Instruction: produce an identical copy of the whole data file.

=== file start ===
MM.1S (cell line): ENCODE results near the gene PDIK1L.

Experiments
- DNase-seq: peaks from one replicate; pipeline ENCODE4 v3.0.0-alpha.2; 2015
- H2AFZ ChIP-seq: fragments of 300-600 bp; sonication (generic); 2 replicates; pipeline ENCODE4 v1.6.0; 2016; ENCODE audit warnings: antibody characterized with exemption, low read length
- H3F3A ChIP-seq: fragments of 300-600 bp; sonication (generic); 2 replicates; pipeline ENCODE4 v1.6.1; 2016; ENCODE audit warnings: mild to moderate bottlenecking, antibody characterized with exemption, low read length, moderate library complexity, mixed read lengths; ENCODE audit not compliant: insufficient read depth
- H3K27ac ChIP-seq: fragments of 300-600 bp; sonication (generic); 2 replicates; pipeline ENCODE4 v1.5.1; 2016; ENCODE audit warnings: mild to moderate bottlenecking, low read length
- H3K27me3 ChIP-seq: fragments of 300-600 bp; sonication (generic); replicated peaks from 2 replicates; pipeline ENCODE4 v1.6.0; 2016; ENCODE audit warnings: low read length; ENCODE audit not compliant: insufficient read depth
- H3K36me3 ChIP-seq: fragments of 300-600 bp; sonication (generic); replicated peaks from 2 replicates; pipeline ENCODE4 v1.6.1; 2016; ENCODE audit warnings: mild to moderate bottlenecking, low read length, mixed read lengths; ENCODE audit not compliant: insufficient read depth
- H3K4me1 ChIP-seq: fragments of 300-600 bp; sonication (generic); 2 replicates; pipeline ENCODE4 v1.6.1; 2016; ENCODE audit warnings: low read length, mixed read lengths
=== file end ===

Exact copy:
MM.1S (cell line): ENCODE results near the gene PDIK1L.

Experiments
- DNase-seq: peaks from one replicate; pipeline ENCODE4 v3.0.0-alpha.2; 2015
- H2AFZ ChIP-seq: fragments of 300-600 bp; sonication (generic); 2 replicates; pipeline ENCODE4 v1.6.0; 2016; ENCODE audit warnings: antibody characterized with exemption, low read length
- H3F3A ChIP-seq: fragments of 300-600 bp; sonication (generic); 2 replicates; pipeline ENCODE4 v1.6.1; 2016; ENCODE audit warnings: mild to moderate bottlenecking, antibody characterized with exemption, low read length, moderate library complexity, mixed read lengths; ENCODE audit not compliant: insufficient read depth
- H3K27ac ChIP-seq: fragments of 300-600 bp; sonication (generic); 2 replicates; pipeline ENCODE4 v1.5.1; 2016; ENCODE audit warnings: mild to moderate bottlenecking, low read length
- H3K27me3 ChIP-seq: fragments of 300-600 bp; sonication (generic); replicated peaks from 2 replicates; pipeline ENCODE4 v1.6.0; 2016; ENCODE audit warnings: low read length; ENCODE audit not compliant: insufficient read depth
- H3K36me3 ChIP-seq: fragments of 300-600 bp; sonication (generic); replicated peaks from 2 replicates; pipeline ENCODE4 v1.6.1; 2016; ENCODE audit warnings: mild to moderate bottlenecking, low read length, mixed read lengths; ENCODE audit not compliant: insufficient read depth
- H3K4me1 ChIP-seq: fragments of 300-600 bp; sonication (generic); 2 replicates; pipeline ENCODE4 v1.6.1; 2016; ENCODE audit warnings: low read length, mixed read lengths